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Pediatric Plastic & Reconstructive Surgery FAQs

General Questions

If my child has a cleft deformity, when is the appropriate time for a consultation?
The appropriate time for an initial evaluation is in the first few days after birth.  It is important for an experienced expert in cleft deformities to assess your child and determine his or her ability to feed appropriately.  If your child has a cleft palate, a special technique of feeding your child is necessary.  Also, you will have an understanding of the different operations he or she will need during the first year of life and thereafter.

What is plagiocephaly and what are the different causes of plagiocephaly?
Plagiocephaly simply means a deformed skull.  Plagiocephaly can be caused by position, called positional plagiocephaly, or by fusion of a growth plate in a child's growing skull, called craniosynostosis. 

When does plagiocephaly require orthotic helmet therapy?
If your child has positional plagiocephaly, then your child may benefit from cranial orthotic helmet therapy, more commonly known as 'helmet therapy'.  This should be determined by a pediatric plastic surgeon with fellowship training in craniofacial surgery in order to differentiate positional plagiocephaly from craniosynostosis.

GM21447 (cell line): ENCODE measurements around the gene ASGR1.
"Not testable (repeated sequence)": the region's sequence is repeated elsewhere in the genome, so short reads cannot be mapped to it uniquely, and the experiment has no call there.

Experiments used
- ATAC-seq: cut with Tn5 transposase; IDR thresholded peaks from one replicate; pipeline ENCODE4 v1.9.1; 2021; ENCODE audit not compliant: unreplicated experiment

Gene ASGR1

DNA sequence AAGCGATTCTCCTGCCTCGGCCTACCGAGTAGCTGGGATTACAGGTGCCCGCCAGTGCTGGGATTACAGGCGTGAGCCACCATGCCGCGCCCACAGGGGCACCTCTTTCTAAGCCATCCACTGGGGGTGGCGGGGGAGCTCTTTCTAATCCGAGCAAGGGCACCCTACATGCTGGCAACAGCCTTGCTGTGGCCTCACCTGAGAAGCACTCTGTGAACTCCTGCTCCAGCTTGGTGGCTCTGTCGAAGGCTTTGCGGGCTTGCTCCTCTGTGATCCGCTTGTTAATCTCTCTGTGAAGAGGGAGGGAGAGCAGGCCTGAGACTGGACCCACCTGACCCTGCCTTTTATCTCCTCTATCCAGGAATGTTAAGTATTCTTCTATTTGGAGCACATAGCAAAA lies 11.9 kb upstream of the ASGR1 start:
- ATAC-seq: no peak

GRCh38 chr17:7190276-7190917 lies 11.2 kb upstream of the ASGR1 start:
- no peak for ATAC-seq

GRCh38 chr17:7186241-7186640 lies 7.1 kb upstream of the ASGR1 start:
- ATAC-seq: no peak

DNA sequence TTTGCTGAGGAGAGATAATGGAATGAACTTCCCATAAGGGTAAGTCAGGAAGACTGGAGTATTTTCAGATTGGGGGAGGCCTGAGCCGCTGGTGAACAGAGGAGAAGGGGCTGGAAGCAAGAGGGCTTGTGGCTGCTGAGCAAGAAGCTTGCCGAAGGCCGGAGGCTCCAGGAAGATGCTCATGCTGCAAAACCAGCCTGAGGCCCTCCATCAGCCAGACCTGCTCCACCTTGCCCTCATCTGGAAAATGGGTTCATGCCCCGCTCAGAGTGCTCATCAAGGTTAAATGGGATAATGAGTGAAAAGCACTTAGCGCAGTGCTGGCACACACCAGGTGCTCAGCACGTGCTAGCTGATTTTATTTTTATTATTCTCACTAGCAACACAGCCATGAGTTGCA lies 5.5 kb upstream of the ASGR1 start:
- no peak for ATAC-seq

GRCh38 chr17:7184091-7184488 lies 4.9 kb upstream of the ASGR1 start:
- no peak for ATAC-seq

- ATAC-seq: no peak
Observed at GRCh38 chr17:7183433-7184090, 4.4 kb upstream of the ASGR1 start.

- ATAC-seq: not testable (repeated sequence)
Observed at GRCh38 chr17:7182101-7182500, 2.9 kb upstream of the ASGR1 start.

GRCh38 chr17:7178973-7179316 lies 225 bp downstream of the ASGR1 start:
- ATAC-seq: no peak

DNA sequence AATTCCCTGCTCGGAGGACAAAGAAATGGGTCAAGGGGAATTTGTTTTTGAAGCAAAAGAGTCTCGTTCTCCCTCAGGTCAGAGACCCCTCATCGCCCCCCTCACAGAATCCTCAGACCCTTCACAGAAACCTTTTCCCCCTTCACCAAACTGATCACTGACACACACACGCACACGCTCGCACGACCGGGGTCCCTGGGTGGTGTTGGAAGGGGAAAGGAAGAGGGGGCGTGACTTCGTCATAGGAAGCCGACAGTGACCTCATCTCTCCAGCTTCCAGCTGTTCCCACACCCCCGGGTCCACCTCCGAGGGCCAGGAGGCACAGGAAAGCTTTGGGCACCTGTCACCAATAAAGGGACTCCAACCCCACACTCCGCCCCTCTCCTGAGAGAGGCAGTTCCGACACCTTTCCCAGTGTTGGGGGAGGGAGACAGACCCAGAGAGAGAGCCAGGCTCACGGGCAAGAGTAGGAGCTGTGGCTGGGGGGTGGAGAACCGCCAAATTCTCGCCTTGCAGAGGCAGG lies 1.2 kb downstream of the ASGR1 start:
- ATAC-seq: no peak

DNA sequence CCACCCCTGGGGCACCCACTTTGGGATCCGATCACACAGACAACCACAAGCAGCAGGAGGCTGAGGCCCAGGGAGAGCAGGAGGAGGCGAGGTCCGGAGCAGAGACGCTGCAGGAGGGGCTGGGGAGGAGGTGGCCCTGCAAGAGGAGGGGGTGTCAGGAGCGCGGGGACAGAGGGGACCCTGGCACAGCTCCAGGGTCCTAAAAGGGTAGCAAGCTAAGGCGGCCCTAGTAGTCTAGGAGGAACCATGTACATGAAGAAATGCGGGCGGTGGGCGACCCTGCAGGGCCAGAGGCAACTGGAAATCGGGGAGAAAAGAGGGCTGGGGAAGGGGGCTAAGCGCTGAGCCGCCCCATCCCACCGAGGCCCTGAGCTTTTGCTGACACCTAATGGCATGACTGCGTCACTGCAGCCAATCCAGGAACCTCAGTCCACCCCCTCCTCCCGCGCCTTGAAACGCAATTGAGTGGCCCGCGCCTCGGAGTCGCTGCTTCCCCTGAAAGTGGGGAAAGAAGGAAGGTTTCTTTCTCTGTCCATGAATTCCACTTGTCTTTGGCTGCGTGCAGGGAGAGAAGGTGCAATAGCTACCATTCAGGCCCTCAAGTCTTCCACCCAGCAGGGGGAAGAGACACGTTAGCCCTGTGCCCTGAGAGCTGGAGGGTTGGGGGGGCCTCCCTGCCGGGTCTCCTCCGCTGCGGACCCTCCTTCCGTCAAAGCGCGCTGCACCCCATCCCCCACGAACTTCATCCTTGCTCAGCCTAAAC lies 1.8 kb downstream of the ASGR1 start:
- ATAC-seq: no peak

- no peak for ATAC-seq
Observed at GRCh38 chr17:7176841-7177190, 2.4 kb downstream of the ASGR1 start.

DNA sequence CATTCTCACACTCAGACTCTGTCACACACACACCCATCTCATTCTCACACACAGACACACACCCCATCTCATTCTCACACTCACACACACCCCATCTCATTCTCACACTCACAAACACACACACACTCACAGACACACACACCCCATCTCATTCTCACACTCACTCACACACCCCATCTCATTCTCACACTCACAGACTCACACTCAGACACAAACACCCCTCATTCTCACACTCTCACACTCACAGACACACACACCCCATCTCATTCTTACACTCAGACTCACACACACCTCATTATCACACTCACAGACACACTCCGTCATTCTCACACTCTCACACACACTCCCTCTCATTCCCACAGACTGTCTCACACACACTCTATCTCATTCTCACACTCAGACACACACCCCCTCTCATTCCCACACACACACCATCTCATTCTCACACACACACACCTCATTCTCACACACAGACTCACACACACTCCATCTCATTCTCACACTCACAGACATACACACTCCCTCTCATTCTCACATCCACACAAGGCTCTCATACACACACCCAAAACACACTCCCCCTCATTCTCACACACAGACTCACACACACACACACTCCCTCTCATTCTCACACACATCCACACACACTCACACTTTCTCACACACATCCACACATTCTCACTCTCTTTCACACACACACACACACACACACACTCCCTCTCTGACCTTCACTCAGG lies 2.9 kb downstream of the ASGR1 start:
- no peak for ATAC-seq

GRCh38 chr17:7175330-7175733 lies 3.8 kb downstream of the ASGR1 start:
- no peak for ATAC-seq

When does plagiocephaly require surgical treatment?
If you child has craniosynostosis, the only way to correct the mis-shapened skull is to perform an operation called craniofacial reconstruction.  The skull bones have fused too early and do not allow for expansion of the skull as the brain is growing.

What is the Craniofacial Team?
The Craniofacial Team is designed to provide comprehensive, coordinated care for a child born with cleft lip and palate deformities, craniosynostosis, hemifacial microsomia and other complex facial deformities.